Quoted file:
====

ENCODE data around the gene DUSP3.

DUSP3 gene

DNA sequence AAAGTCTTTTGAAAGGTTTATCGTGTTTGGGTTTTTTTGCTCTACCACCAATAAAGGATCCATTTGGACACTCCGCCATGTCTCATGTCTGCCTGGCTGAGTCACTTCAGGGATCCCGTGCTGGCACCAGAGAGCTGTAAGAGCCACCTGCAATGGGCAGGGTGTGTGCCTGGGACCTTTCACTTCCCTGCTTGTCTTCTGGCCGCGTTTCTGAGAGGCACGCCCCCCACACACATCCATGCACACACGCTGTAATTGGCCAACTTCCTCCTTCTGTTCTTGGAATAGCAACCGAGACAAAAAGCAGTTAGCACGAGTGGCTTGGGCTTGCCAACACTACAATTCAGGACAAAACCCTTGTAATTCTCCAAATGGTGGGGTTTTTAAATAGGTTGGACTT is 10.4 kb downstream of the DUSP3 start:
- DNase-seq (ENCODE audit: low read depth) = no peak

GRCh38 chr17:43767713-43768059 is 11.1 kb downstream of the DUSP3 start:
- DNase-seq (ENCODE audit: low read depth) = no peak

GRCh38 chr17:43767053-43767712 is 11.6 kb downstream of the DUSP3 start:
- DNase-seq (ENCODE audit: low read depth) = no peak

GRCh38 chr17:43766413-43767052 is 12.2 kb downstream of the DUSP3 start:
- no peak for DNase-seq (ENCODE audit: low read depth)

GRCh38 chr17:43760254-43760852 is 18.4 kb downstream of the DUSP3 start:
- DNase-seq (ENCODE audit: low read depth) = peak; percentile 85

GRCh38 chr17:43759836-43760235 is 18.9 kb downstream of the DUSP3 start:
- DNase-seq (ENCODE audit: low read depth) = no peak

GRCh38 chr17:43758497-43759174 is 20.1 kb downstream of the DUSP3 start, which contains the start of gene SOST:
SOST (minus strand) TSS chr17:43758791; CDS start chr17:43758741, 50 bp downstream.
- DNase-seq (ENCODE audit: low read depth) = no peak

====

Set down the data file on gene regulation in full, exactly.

ENCODE data around the gene DUSP3.

DUSP3 gene

DNA sequence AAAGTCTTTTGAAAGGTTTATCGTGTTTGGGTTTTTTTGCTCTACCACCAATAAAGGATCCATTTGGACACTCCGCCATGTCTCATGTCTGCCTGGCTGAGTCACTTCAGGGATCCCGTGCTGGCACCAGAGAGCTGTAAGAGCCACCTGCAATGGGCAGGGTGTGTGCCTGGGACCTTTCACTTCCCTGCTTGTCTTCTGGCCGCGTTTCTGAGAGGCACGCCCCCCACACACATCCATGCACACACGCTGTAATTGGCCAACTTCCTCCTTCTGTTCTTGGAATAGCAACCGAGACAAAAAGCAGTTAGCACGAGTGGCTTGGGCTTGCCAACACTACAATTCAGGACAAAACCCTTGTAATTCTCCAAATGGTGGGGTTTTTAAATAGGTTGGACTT is 10.4 kb downstream of the DUSP3 start:
- DNase-seq (ENCODE audit: low read depth) = no peak

GRCh38 chr17:43767713-43768059 is 11.1 kb downstream of the DUSP3 start:
- DNase-seq (ENCODE audit: low read depth) = no peak

GRCh38 chr17:43767053-43767712 is 11.6 kb downstream of the DUSP3 start:
- DNase-seq (ENCODE audit: low read depth) = no peak

GRCh38 chr17:43766413-43767052 is 12.2 kb downstream of the DUSP3 start:
- no peak for DNase-seq (ENCODE audit: low read depth)

GRCh38 chr17:43760254-43760852 is 18.4 kb downstream of the DUSP3 start:
- DNase-seq (ENCODE audit: low read depth) = peak; percentile 85

GRCh38 chr17:43759836-43760235 is 18.9 kb downstream of the DUSP3 start:
- DNase-seq (ENCODE audit: low read depth) = no peak

GRCh38 chr17:43758497-43759174 is 20.1 kb downstream of the DUSP3 start, which contains the start of gene SOST:
SOST (minus strand) TSS chr17:43758791; CDS start chr17:43758741, 50 bp downstream.
- DNase-seq (ENCODE audit: low read depth) = no peak